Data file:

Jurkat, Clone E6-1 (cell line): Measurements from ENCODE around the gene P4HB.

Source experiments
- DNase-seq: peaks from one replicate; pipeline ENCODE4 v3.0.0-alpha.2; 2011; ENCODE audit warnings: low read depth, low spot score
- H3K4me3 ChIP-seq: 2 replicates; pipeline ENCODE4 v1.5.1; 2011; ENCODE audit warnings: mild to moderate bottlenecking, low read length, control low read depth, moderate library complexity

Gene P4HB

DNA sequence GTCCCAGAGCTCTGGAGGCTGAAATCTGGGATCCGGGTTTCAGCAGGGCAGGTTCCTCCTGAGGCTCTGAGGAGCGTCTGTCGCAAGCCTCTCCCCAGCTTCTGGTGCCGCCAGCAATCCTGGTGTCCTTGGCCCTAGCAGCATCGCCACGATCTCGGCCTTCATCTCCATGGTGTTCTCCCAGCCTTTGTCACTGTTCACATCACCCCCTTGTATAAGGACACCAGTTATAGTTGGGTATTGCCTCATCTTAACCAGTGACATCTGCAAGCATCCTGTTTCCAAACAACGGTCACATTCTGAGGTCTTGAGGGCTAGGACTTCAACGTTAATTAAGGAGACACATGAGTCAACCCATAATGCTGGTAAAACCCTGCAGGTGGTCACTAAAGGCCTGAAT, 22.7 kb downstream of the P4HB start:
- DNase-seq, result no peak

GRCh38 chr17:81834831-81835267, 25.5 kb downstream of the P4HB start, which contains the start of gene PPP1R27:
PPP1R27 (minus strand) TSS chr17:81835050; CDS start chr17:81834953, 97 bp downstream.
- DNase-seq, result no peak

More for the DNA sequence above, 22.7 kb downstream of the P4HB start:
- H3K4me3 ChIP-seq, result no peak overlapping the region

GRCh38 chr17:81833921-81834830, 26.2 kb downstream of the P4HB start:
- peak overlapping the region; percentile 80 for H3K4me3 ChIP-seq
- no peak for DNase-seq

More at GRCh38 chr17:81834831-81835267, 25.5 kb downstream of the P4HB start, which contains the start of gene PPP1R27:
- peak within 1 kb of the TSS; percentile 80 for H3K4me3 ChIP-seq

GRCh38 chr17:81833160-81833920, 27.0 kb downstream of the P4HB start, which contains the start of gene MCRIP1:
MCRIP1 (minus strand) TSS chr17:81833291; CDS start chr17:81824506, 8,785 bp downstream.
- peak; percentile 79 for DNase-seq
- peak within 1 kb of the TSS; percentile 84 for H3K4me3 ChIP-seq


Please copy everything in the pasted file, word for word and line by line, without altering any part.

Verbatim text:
Jurkat, Clone E6-1 (cell line): Measurements from ENCODE around the gene P4HB.

Source experiments
- DNase-seq: peaks from one replicate; pipeline ENCODE4 v3.0.0-alpha.2; 2011; ENCODE audit warnings: low read depth, low spot score
- H3K4me3 ChIP-seq: 2 replicates; pipeline ENCODE4 v1.5.1; 2011; ENCODE audit warnings: mild to moderate bottlenecking, low read length, control low read depth, moderate library complexity

Gene P4HB

DNA sequence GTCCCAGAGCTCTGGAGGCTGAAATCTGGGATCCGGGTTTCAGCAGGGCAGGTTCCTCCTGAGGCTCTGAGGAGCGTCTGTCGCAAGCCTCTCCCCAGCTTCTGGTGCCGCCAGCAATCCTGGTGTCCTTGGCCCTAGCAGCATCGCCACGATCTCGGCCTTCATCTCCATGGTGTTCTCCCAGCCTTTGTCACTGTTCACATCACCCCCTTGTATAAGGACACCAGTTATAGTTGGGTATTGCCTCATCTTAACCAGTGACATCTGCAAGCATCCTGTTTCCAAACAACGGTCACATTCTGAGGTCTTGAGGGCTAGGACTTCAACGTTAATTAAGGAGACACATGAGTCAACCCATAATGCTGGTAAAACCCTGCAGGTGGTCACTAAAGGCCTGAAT, 22.7 kb downstream of the P4HB start:
- DNase-seq, result no peak

GRCh38 chr17:81834831-81835267, 25.5 kb downstream of the P4HB start, which contains the start of gene PPP1R27:
PPP1R27 (minus strand) TSS chr17:81835050; CDS start chr17:81834953, 97 bp downstream.
- DNase-seq, result no peak

More for the DNA sequence above, 22.7 kb downstream of the P4HB start:
- H3K4me3 ChIP-seq, result no peak overlapping the region

GRCh38 chr17:81833921-81834830, 26.2 kb downstream of the P4HB start:
- peak overlapping the region; percentile 80 for H3K4me3 ChIP-seq
- no peak for DNase-seq

More at GRCh38 chr17:81834831-81835267, 25.5 kb downstream of the P4HB start, which contains the start of gene PPP1R27:
- peak within 1 kb of the TSS; percentile 80 for H3K4me3 ChIP-seq

GRCh38 chr17:81833160-81833920, 27.0 kb downstream of the P4HB start, which contains the start of gene MCRIP1:
MCRIP1 (minus strand) TSS chr17:81833291; CDS start chr17:81824506, 8,785 bp downstream.
- peak; percentile 79 for DNase-seq
- peak within 1 kb of the TSS; percentile 84 for H3K4me3 ChIP-seq